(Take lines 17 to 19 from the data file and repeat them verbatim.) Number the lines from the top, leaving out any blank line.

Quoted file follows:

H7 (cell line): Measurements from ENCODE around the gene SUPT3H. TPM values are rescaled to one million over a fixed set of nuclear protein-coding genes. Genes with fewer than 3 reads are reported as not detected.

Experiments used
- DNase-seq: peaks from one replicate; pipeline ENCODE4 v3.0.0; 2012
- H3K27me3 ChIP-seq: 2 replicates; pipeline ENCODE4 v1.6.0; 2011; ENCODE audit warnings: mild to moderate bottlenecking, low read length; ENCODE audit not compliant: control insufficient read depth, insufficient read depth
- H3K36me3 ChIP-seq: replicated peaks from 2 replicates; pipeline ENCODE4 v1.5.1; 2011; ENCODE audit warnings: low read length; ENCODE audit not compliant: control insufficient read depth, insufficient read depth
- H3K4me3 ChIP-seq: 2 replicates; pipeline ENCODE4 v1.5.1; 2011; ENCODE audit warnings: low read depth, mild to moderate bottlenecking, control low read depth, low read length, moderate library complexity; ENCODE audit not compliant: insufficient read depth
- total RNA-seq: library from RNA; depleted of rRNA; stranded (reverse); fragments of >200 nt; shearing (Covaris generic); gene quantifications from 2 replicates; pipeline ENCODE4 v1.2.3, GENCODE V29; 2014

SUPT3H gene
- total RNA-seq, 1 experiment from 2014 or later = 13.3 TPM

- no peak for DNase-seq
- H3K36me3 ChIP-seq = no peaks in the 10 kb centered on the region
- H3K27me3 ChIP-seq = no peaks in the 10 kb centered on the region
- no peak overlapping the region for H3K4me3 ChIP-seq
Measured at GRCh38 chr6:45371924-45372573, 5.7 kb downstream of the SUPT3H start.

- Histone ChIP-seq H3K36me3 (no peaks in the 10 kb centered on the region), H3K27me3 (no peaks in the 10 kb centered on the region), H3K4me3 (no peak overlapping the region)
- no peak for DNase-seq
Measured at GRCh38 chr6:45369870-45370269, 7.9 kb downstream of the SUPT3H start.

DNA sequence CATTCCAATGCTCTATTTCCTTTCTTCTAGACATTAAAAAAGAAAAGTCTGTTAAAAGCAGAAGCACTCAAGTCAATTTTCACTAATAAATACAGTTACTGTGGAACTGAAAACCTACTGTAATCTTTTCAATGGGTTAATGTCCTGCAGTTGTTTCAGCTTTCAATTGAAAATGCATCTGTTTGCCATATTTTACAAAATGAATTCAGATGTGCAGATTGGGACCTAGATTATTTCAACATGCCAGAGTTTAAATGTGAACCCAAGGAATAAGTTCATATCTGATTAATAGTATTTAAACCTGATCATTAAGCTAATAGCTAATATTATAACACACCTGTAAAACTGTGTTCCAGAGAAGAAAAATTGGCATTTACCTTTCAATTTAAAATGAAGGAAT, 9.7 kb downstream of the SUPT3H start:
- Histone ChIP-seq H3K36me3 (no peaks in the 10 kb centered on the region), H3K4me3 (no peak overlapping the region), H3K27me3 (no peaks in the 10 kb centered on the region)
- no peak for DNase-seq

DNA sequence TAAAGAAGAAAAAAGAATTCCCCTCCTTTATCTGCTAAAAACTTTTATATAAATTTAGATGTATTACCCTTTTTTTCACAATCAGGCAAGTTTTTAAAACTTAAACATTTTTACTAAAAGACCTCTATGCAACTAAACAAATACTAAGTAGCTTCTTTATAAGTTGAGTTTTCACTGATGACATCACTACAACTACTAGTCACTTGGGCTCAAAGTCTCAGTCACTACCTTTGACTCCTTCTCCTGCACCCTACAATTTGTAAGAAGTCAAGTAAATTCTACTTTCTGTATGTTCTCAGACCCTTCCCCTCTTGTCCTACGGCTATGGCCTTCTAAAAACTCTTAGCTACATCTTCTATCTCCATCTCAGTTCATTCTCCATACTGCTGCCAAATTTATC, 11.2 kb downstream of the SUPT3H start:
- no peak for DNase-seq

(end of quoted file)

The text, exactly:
Measured at GRCh38 chr6:45369870-45370269, 7.9 kb downstream of the SUPT3H start.

DNA sequence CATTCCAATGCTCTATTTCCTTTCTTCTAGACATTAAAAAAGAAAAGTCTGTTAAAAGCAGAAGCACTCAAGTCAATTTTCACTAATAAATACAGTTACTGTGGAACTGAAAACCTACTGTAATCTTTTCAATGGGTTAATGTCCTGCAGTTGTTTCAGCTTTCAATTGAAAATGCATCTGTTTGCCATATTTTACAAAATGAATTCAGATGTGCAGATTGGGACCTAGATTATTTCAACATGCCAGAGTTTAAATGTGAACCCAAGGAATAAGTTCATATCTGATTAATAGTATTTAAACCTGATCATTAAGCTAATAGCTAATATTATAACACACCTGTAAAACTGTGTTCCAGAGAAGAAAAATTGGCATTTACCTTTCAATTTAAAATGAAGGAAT, 9.7 kb downstream of the SUPT3H start:
- Histone ChIP-seq H3K36me3 (no peaks in the 10 kb centered on the region), H3K4me3 (no peak overlapping the region), H3K27me3 (no peaks in the 10 kb centered on the region)